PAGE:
We’re running out of time to solve the crisis of overfishing. Do nothing, and 80 percent of all fisheries will be in trouble by 2030.
There could be severe repercussions for the 3 billion people worldwide who rely on seafood as a major source of protein.
But there’s a promising solution: A new era of technological innovation holds vast promise for progress.
Pioneering technologies and new platforms that can turn fishing vessels into "smart boats" can redefine fishing and how we manage fisheries — leading to greater efficiency, profitability and sustainability.
Testing the big potential of smart boats
Through our Smart Boat Initiative, we're working with our partners to test sensor, network, data analysis and other technologies to open new frontiers for fishing fleets of all sizes:
Large scale: Pacific Northwest
Watch how next-generation systems on large vessels can reduce the costs of monitoring what boats catch, a key part of managing fishing sustainably.
Small scale: Gulf of California, Mexico
Watch how solar-powered devices on small fishing boats and a smartphone app work together to track legal fishing and help create trust in the system.
Success for these pilot projects depends not only on the technology, but on science-based catch limits, good governance and incentives for fishermen to comply — the hallmarks of well-managed fisheries.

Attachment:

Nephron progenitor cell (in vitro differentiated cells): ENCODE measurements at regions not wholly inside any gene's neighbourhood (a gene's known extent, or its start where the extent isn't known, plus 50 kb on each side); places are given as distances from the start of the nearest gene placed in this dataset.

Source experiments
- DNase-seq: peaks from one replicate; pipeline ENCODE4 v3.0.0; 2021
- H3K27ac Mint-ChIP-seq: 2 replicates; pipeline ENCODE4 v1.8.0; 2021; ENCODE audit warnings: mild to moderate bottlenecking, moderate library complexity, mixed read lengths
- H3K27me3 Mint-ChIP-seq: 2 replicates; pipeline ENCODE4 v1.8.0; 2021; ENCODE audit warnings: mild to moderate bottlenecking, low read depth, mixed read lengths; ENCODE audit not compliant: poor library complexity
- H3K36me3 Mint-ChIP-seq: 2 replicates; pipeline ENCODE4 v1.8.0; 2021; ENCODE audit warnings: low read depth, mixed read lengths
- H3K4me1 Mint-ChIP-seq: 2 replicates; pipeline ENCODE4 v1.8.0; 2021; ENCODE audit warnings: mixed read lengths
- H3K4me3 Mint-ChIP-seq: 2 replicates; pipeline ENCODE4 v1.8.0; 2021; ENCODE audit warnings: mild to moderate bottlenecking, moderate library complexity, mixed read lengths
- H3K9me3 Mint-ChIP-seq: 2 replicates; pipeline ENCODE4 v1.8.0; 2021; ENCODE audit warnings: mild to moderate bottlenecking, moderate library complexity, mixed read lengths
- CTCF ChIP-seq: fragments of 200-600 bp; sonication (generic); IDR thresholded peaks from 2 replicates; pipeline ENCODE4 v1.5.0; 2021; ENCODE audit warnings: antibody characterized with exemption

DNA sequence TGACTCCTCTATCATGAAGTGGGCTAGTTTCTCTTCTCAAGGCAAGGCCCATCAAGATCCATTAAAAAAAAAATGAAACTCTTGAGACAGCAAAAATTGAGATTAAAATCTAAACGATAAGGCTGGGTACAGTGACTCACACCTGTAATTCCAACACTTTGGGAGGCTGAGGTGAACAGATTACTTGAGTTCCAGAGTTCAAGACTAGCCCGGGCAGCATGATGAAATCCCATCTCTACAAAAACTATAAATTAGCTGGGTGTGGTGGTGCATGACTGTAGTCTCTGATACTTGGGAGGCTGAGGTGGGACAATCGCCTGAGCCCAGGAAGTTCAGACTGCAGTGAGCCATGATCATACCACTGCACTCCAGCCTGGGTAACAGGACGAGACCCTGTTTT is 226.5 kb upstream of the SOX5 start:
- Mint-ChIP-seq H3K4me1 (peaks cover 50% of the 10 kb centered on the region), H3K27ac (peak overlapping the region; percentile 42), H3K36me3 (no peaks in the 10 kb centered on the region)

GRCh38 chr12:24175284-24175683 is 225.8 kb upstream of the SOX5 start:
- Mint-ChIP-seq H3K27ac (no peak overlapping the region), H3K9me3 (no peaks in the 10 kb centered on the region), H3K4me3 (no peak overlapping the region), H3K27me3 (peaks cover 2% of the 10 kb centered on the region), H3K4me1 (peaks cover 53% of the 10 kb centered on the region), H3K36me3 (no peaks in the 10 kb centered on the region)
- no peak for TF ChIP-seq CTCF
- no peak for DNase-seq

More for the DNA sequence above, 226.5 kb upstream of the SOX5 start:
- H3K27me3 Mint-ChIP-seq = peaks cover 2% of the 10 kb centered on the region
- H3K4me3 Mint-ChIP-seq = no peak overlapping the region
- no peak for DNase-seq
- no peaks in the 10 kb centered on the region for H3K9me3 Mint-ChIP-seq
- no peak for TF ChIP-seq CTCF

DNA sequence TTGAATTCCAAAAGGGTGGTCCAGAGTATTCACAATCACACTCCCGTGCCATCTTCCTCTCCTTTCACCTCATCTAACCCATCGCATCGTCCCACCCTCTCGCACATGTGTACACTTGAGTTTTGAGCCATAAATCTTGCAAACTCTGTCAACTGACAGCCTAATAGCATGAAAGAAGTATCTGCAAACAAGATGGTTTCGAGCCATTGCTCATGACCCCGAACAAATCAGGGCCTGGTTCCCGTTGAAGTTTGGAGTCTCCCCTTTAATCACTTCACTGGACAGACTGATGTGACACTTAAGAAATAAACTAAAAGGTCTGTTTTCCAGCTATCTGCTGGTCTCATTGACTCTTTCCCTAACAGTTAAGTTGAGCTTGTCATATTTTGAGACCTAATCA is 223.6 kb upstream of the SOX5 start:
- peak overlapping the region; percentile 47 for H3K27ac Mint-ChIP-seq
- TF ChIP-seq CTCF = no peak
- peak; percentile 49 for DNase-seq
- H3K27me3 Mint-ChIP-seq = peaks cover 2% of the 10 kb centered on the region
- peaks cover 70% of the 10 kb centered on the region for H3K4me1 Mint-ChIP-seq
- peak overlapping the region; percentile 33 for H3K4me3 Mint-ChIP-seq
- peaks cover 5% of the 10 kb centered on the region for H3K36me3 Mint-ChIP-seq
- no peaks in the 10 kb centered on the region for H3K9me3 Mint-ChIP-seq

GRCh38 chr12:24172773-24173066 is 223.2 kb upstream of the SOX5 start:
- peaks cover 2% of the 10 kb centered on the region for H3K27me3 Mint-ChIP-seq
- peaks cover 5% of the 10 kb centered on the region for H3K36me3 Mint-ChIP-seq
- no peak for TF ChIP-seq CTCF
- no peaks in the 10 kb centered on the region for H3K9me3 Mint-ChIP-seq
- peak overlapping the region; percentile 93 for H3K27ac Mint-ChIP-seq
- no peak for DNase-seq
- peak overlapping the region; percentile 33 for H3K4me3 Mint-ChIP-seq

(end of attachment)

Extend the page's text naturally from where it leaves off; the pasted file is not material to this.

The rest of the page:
These efforts are already showing how fishermen can harness data and effective management to make fishing more sustainable, traceable and profitable.
3 areas of innovation to watch
Although the digital revolution is transforming nearly every sector of society, it has largely left the fishing industry in the dark.
Even in some of the world’s most advanced fisheries, data collected onboard — usually with just pen and paper — takes weeks or months to become available.
These innovations are helping streamline the process:
- Sensor technology — Low-cost sensors can shed light on ocean conditions. Fishermen can work more efficiently, targeting the kinds of fish they want; reducing the impact on habitat; and avoiding food safety hazards, such as oil spills.
- Artificial intelligence — Computers able to learn and analyze data could make it more cost-effective to monitor fishing vessels by automating the process.
- Networks — Rapid advances in global broadband coverage now let fishing vessels share and receive data while at sea, guiding management and business decisions.
With these advances, fleets of smart boats could improve science and fishery management and businesses operations globally, leading to healthier fish populations and more prosperous fishing communities.
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